The debate about performance reviews and systems seems to be never-ending. Recently, there has been a movement to eliminate annual performance reviews altogether and encourage other kinds of informal feedback instead. Most employment attorneys that I know shriek at the idea of this less formal system since it's hard enough to train managers to give people effective feedback once a year, much less on a more informal basis. (Although I do know one outlier employment attorney who believes that we should just throw performance reviews out anyway, since they're all "padded.")
The reason attorneys object to an informal system is that such a system usually results in leaving your organization with no documentation if there's a complaint. While frequent feedback would be useful, managers just don't tend to do it or document the conversation effectively, in my experience. Most discussions of eliminating performance reviews, don't even consider this issue, ignoring yearly documentation until there's a lawsuit, at which point deciders tend to "get religion."
The piece detailed the authors' experience rethinking the performance system at Deloitte. While there's much to chew on in the article, two ideas stood out for me:
1. The highest performing teams strongly agreed with this statement: "At work, I have the opportunity to do what I do best every day," pointing to the importance of making sure that the right people are in the right jobs. These teams were 44% more likely to earn high customer satisfaction scores, 50% more likely to have low employee turnover, and 38% more likely to be more productive.
2. Instead of asking managers to rate past performance, one of the most reliable indicators of true performance was to ask about future performance by having managers answer this question: "How much do you want this person on your team in the future?"
Performance management systems are expensive. The Deloitte study found that their managers spent more than two million hours a year filling out performance reviews, meeting with employees and calibrating performance ratings for their 65,000 employees. In addition, the authors detailed the studies that show how subjective performance reviews tend to be, revealing more about the rater than the person rated.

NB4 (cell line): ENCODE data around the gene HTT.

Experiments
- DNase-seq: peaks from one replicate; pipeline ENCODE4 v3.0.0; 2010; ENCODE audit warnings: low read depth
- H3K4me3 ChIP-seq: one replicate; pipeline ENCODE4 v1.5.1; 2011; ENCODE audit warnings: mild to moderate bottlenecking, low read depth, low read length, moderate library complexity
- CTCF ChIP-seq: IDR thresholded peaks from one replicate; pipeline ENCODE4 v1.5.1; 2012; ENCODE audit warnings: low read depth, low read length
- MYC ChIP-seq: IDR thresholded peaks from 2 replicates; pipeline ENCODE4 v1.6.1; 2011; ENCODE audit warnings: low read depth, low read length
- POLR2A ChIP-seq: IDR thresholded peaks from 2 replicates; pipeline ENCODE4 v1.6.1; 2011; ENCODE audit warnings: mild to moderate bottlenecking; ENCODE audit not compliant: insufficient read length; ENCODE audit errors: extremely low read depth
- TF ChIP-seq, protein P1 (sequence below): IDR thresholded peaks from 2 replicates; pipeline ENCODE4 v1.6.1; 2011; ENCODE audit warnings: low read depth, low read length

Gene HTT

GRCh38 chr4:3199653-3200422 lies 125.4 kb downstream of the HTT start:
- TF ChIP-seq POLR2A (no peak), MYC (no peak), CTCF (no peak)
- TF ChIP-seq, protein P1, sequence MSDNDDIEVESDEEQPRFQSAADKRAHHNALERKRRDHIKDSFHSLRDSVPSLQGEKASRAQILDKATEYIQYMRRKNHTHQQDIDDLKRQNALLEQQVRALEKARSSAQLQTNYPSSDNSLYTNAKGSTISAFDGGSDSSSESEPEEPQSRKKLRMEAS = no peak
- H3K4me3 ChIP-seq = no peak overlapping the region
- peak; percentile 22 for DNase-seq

One of my performance management recommendations:
between managers and employees
Ironically, after all this study, Deloitte came up with one solution I have recommended for years: weekly one-on-ones between managers and employees. In those meetings, managers should do what they're paid to do: manage. They should listen to employee issues, track assignments, anticipate problems and so on.
From a legal perspective, the problem with any kind of performance management is documentation. Managers simply fail to do it correctly resulting in major problems if there's a complaint. One way we train managers to make the whole process less painful is to conduct weekly meetings and then have the employee email back to the manager their understanding of what was said. While these employee emails can be depressing because of frequent miscommunication (when the manager realizes that the employee didn't hear what the manager thought they said) this system gives the manager an opportunity to sort out misunderstandings and guide the employee back on track.
This ongoing employee email technique also helps improve the manager's ability to communicate and the employee's listening skills. At the end of the year, when performance feedback rolls around, managers have this beautiful email documentation trail and who has done all the work? The employee. Such a system also helps employees decide that managers are being fair and that they are trying to communicate well.